- Title: Hong Kong security law is not "doom and gloom," city leader says
- Date: 7th July 2020
- Summary: HONG KONG, CHINA (JULY 7, 2020) (REUTERS) HONG KONG CHIEF EXECUTIVE CARRIE LAM ENTERING NEWS CONFERENCE (SOUNDBITE) (English) HONG KONG CHIEF EXECUTIVE, CARRIE LAM, SAYING: "Surely this is not doom and gloom for Hong Kong, I'm sure with the passage of time, and efforts and facts are being laid out, confidence will grow in 'One country, two systems', and in Hong Kong's future.'' NEWS CONFERENCE IN PROGRESS (SOUNDBITE) (Cantonese) HONG KONG CHIEF EXECUTIVE, CARRIE LAM, SAYING: ''So I have heard many legal experts especially who have international legal experience who say that this law is a harsh law. Compared with the national security laws of other countries, it is a rather mild law. Its scope is not as broad as that in other countries and even China.'' REPORTERS SITTING (SOUNDBITE) (English) HONG KONG CHIEF EXECUTIVE, CARRIE LAM, SAYING: ''Well, if the Foreign Correspondents Club or all reporters in Hong Kong can give me a hundred percent guarantee that they will not commit any offenses under this piece of national legislation, then I can do the same. So, it is not a question of me standing here to give you a guarantee of what you may or may not do in the days and weeks and years ahead. But the law has clearly defined the four types of acts and activities which we need to prevent and curb and punish in accordance with the law. So that's my response to the reporters.'' NEWS CONFERENCE IN PROGRESS' (SOUNDBITE) (English) HONG KONG CHIEF EXECUTIVE, CARRIE LAM, SAYING: ''This is a very important piece of legislation and the Central Government has placed full trust and faith in the Hong Kong SAR (Special Administrative Regions). So the Hong Kong SAR government will vigorously implement this law. And I forewarn those radicals, not to attempt to violate this law or crossing the red line, because the consequences of breaching this law are very serious.'' NEWS CONFERENCE IN PROGRESS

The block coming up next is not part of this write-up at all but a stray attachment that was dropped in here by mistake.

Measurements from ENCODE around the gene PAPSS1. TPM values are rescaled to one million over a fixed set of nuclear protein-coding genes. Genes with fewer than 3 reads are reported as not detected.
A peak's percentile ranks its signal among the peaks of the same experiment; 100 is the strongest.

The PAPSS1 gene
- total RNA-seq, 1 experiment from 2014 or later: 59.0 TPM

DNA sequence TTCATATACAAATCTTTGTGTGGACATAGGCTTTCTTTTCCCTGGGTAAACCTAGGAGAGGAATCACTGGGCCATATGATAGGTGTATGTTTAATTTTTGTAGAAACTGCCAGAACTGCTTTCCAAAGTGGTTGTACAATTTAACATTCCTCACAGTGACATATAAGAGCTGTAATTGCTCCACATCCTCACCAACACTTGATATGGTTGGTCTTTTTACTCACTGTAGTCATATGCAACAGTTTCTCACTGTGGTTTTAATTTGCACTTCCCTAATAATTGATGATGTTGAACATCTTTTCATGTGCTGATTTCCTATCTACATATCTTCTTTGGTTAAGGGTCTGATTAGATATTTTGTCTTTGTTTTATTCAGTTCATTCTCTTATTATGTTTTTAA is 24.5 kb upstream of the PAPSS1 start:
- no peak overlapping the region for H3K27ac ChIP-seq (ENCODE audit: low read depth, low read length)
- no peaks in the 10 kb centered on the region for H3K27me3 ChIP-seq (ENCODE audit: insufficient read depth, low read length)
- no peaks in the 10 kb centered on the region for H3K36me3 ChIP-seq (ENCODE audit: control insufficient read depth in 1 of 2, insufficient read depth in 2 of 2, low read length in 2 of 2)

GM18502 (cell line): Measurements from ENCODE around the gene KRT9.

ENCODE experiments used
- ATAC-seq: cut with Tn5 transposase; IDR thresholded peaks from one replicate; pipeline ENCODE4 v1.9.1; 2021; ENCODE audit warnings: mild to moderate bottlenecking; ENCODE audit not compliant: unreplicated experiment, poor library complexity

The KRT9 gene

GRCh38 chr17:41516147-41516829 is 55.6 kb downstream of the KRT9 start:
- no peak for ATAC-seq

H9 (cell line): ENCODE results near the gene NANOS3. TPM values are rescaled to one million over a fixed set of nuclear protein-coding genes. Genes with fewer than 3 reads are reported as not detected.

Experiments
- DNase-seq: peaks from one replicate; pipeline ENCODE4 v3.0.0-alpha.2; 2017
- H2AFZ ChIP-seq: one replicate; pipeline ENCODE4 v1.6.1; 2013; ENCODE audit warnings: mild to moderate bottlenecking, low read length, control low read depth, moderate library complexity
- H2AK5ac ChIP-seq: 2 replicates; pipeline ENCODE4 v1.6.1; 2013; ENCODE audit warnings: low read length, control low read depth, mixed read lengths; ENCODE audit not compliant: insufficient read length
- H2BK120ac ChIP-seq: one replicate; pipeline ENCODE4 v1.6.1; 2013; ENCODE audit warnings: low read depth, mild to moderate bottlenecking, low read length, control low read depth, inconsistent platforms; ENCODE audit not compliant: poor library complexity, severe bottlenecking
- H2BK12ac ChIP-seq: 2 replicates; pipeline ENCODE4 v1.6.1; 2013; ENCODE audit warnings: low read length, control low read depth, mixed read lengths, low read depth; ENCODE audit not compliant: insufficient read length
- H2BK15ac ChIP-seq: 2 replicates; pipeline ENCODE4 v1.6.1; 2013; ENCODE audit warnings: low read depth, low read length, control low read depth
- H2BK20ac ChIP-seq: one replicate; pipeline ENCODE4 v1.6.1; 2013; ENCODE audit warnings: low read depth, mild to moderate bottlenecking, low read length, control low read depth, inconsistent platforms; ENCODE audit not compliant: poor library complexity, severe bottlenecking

- Embargoed: 21st July 2020 05:28
- Keywords: Carrie Lam China Hong Kong National security law Protest
- Location: HONG KONG, CHINA
- City: HONG KONG, CHINA
- Country: Hong Kong
- Topics: Conflicts/War/Peace,Civil Unrest
- Reuters ID: LVA001CLT6K3R
- Aspect Ratio: 16:9
- Story Text: Hong Kong's national security law imposed by Beijing last week was not "doom and gloom" for the city, its leader Carrie Lam said on Tuesday (July 7), adding it was untrue to say she was not privy to any of its details before they were announced.
The sweeping legislation punishes what China describes broadly as secession, subversion, terrorism and collusion with foreign forces, with up to life in prison.
It came into force at the same time it was made public just before midnight last Tuesday (June 30), with police arresting about 10 people for related offences the next day.
Speaking at her regular weekly news conference, Lam said the law would restore Hong Kong's status as one of the safest cities in the world after sometimes violent pro-democracy protests last year.
"Compared with the national security laws of other countries, it is a rather mild law. Its scope is not as broad as that in other countries and even China," Lam said, without naming the countries.
The legislation has been criticised by nations such as Britain and the United States, and rights groups, for undermining freedoms guaranteed under the "one country, two systems" agreed as part of the former British colony's return to Chinese rule in 1997, and for giving mainland security agencies an enforcement presence in Hong Kong for the first time.
Lam said cases involving the new mainland agency in Hong Kong will be "rare" and that national security was a "red line" that should not be crossed.
If reporters in Hong Kong could guarantee they would not breach the new law, she could guarantee they would be allowed to report freely in the city, Lam said.
Late on Monday (July 6), Hong Kong released additional details of the law, saying security forces had overriding authority to enter and search properties for evidence and stop people from leaving the city.
(Production: Joyce Zhou)
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